A volunteer-run organization providing fresh fruit, vegetables and milk to B.C. public and Indigenous schools for the past 15 years will get the funding it needs to continue the program for the next school year, according to a statement from Premier John Horgan’s office on Wednesday.
The clarification came after Agriculture Minister Lana Popham was questioned for a second day on the fate of the program, which opposition MLAs said requested $3.5 million to pay 1,000 farmers and distribute the produce.
“The School Fruit and Vegetable Nutrition Program will be funded for the upcoming school year,” the May 12 statement to Black Press Media said. “The Ministry of Agriculture, Food and Fisheries, the Ministry of Education, and the Ministry of Health are working together to provide local school meal programs. Further details will made available in the coming days.”
Questioned about the program in the B.C. legislature Tuesday, Popham confirmed that it was being funded by the health ministry, and efforts are underway to find a way to continue the service. Popham has been reorganizing food programs such as BuyBC for retailers and FeedBC, with a network of community food hubs and local produce for hospitals.
“We are looking at ways of how to support this type of program,” Popham said. “I’ll be having discussions with the minister of health and the association in the near future.”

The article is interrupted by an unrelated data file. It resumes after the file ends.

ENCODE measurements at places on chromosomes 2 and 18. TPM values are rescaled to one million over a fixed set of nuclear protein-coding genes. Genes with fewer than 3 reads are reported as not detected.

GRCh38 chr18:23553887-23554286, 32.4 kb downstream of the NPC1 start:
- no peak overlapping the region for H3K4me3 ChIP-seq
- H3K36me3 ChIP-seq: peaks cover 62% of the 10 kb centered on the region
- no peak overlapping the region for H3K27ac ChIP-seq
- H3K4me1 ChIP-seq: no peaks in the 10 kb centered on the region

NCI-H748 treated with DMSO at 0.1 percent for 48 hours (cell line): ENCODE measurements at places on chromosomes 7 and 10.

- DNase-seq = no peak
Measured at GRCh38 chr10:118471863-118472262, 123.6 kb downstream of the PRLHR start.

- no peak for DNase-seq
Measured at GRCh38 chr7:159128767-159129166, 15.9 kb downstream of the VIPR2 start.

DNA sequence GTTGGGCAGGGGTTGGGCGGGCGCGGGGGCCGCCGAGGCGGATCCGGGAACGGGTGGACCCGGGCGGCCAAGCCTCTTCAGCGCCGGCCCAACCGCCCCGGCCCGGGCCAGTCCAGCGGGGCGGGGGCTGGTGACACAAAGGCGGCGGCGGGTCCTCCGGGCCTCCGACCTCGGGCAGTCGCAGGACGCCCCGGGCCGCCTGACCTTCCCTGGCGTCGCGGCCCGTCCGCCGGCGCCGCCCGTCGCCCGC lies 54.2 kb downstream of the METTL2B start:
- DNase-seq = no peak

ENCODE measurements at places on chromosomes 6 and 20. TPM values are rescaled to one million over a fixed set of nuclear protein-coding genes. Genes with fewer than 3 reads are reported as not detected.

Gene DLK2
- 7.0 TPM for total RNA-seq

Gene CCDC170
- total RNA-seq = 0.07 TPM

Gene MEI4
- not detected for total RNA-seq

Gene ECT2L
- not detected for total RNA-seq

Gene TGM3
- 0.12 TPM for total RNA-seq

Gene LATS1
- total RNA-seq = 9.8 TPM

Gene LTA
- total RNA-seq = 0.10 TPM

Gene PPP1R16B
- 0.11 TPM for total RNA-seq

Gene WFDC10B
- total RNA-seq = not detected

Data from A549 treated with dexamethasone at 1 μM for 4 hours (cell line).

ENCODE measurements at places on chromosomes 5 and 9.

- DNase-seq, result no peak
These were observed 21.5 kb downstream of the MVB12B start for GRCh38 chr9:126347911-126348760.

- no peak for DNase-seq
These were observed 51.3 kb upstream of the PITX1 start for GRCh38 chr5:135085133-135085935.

B.C. Liberal MLA Ian Paton said the B.C. Agriculture in the Classroom Foundation has been asking since February if it will have the funds to carry on work, asking for an answer by May 10 to allow ordering of B.C. products so farmers can plant them. The program is the only source of fresh produce for students in some schools, especially in the north, he said.
Abbotsford West MLA Mike de Jong read from letters from Quadra Island, Big Lake Elementary, Clinton and a school at Mile 293 of the Alaska Highway. The foundation is “at its wit’s end” trying to keep it going, he said.
“Without the funding commitment from government now, they cannot plan to operate into next year, into the next school year,” de Jong said. “They’ll have to notify the 1,000 farmers that their products aren’t going to be required. They’re going to have to notify the 4,000 volunteers that help distribute the products to students that their help is no longer required.”
Popham praised the program and agreed that for some students, it provides the only fresh produce they get.
“We know that the earlier that children get a taste of fresh British Columbia produce in their lives, the more chance that they will have to be healthy eaters,” Popham said. “This is something that I’m very interested in. I know the Minister of Health is and the Minister of Education, and we will be working together to find a way to distribute this amazing produce around the province.”